The 10 People Who SHOULD Work in a Silo

10 People Who Should Work in Silos
By their very definition, silos create divisions. They block communication. As a result, they can stifle creativity, innovation and progress because collaboration is hindered. And we all agree that two heads are better than one, right? But sometimes, just sometimes, don’t you wish silos could be used to keep certain personalities away? For anyone who has ever wanted to stick someone in a silo in a far off land, this list is for you.

The 10 People Who SHOULD Work in a Silo

(because they cause more harm than good and are generally unlikeable in every possible way)

  1. The boss who says everything is urgent and won’t help prioritize what REALLY needs to be done
  2. The supervisor who has no regard for your time or workload and assumes you’re available 24/7
  3. Managers who think “death by PowerPoint” is an actual employee engagement mechanism
  4. The entitled employee who is more concerned about the bagels in the break room than delivering results because he/she knows you’ll pick up the slack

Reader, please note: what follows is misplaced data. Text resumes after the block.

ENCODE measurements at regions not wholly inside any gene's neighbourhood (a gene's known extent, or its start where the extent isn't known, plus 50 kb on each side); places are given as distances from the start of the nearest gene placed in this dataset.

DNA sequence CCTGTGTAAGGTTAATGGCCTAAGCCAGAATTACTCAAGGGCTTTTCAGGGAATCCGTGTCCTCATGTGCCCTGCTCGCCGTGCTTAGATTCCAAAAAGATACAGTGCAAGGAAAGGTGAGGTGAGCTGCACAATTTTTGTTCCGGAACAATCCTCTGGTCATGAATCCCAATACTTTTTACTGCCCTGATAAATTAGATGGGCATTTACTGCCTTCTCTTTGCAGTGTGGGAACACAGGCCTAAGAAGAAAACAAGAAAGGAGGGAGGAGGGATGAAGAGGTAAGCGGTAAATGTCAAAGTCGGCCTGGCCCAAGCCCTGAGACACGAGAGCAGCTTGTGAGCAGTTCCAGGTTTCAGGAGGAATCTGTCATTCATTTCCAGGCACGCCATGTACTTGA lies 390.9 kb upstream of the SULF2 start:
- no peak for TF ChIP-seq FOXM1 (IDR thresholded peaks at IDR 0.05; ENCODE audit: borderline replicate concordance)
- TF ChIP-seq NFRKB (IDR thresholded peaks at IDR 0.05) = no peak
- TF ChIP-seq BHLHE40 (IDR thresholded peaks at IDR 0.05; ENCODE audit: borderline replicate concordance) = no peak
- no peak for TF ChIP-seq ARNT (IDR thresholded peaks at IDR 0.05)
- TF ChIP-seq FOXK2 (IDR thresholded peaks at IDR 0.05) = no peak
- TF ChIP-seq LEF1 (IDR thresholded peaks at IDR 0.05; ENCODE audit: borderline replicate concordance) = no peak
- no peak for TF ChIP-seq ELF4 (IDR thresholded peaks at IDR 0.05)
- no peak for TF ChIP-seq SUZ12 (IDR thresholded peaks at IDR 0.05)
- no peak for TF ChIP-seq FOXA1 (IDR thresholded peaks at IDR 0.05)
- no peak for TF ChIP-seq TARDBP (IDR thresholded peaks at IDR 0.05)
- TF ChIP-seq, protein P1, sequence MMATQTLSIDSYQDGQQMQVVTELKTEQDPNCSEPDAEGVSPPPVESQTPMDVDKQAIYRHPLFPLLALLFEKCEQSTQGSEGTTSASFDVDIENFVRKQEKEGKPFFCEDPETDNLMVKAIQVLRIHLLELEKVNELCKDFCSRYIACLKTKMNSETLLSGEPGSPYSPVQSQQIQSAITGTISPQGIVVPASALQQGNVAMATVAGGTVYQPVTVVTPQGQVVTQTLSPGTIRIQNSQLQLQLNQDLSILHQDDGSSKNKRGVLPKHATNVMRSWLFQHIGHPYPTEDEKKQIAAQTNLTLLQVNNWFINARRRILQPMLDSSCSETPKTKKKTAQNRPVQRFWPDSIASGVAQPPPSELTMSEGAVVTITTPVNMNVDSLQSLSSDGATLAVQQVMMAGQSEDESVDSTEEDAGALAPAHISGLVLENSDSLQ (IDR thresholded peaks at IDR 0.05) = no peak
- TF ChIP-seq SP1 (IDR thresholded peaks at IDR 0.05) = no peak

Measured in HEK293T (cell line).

5. Team members who won’t make any decisions because they are afraid to make a mistake or take ownership (can you say dead weight?)
  6. The leader who is too busy emailing to really participate (so rude!), but chimes in at the last minute with a list of action items that don’t make any sense to anyone but her/himself
  7. The boss who takes a full hour discussing a project only to change his/her mind about what they wanted in the first place and then takes up an additional 30 minutes explaining the project all over again
  8. The team member or manager who is SO busy trying to show their worth that they never ever ever EVER stop talking
  9. The manager that can’t delegate, is always buried and has no time to coach their teams (hello, being a manager requires actual people management!)
  10. The leader who assumes you already understand every detail of the big picture and loves using acronyms, jargon and abbreviations to sound smarter and more involved in the business than he/she really is

Now, great leaders and managers would never let these behaviors fly. If you think there’s someone in your organization that needs a little schooling on how to be the best leader, manager, colleague or team player, send them this newsletter or this white paper – it might just be the reminder they need!